Political cartoonist shows his work with condo
âIt was kind of like that,â said Danielle Lurie, a broker at Compass, who is one of the agents managing the property at 25 Columbus Circle.
Lurie, 89, has been using the 63rd floor apartment as a work studio and office since 2006, when he and his wife, Tamar, a senior agent at Coldwell Banker in Greenwich, Connecticut, bought it . The purchase price was $ 2.9 million, according to public records.
The designer, who worked for Life, News week, Time and American News and World Report, often interviewed world leaders in the apartment before drawing them. The two bedrooms of the apartment, which faces south and west, do not contain beds, but desks, as well as many caricatures. The apartment also has an American kitchen with marble counters. The master suite has two walk-in closets.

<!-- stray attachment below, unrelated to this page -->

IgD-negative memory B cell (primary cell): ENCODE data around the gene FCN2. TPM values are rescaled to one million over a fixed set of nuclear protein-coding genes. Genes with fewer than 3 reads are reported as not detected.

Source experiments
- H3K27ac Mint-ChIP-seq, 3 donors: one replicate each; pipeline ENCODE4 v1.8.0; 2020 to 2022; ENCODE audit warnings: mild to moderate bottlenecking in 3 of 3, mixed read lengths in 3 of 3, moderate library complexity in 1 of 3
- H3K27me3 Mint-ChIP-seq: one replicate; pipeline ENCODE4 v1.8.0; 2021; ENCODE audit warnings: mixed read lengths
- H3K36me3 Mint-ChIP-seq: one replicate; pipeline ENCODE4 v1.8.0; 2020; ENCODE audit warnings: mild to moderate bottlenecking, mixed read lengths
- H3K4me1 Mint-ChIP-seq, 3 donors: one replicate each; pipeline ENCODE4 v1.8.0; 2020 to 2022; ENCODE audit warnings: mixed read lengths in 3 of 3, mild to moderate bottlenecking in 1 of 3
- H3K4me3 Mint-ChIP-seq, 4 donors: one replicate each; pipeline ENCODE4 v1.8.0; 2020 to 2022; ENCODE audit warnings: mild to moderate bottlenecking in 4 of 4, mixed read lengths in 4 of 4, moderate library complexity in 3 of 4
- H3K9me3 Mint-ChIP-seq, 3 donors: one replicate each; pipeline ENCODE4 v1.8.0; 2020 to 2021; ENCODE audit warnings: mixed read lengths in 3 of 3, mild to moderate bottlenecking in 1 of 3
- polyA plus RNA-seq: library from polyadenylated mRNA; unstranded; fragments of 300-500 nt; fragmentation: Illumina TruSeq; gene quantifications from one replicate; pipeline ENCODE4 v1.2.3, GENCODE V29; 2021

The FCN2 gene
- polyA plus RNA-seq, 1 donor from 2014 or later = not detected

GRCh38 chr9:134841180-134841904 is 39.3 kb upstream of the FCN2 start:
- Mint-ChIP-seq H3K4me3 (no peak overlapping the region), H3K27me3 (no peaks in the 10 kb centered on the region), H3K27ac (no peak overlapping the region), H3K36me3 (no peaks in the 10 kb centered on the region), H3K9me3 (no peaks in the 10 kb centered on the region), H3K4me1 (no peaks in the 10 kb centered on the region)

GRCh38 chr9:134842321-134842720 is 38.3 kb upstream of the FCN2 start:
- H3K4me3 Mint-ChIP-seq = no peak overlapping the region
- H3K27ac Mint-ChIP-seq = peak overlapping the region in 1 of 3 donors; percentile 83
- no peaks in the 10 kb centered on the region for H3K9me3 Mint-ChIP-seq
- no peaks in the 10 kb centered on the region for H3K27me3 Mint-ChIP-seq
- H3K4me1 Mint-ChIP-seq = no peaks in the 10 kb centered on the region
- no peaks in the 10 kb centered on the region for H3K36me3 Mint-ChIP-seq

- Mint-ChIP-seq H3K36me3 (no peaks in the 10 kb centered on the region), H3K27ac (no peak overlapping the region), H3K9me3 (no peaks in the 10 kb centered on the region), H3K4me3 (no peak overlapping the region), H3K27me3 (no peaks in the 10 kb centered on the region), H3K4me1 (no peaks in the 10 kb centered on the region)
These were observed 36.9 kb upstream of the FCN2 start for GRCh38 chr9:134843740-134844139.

The Luries first listed the property for $ 4.9 million in January 2020, but took a time out when the pandemic struck. It returned to the market for $ 4.3 million, at a 13% discount, last month.
Around this time, the building, a two-tower office and housing complex near Central Park, formerly known as Time Warner Center, was renamed Deutsche Bank Center. Three years after signing a lease, the investment company began moving there from 60 Wall St.
Making the apartment all about Lurie, who holds a Guinness World Record as the most widely unionized political cartoonist, has so far had a key benefit: potential buyers from other countries who visit the unit are delighted to see the smiling resemblances of their former presidents on the walls.
“It was a real pleasure to witness,” said Danielle Lurie.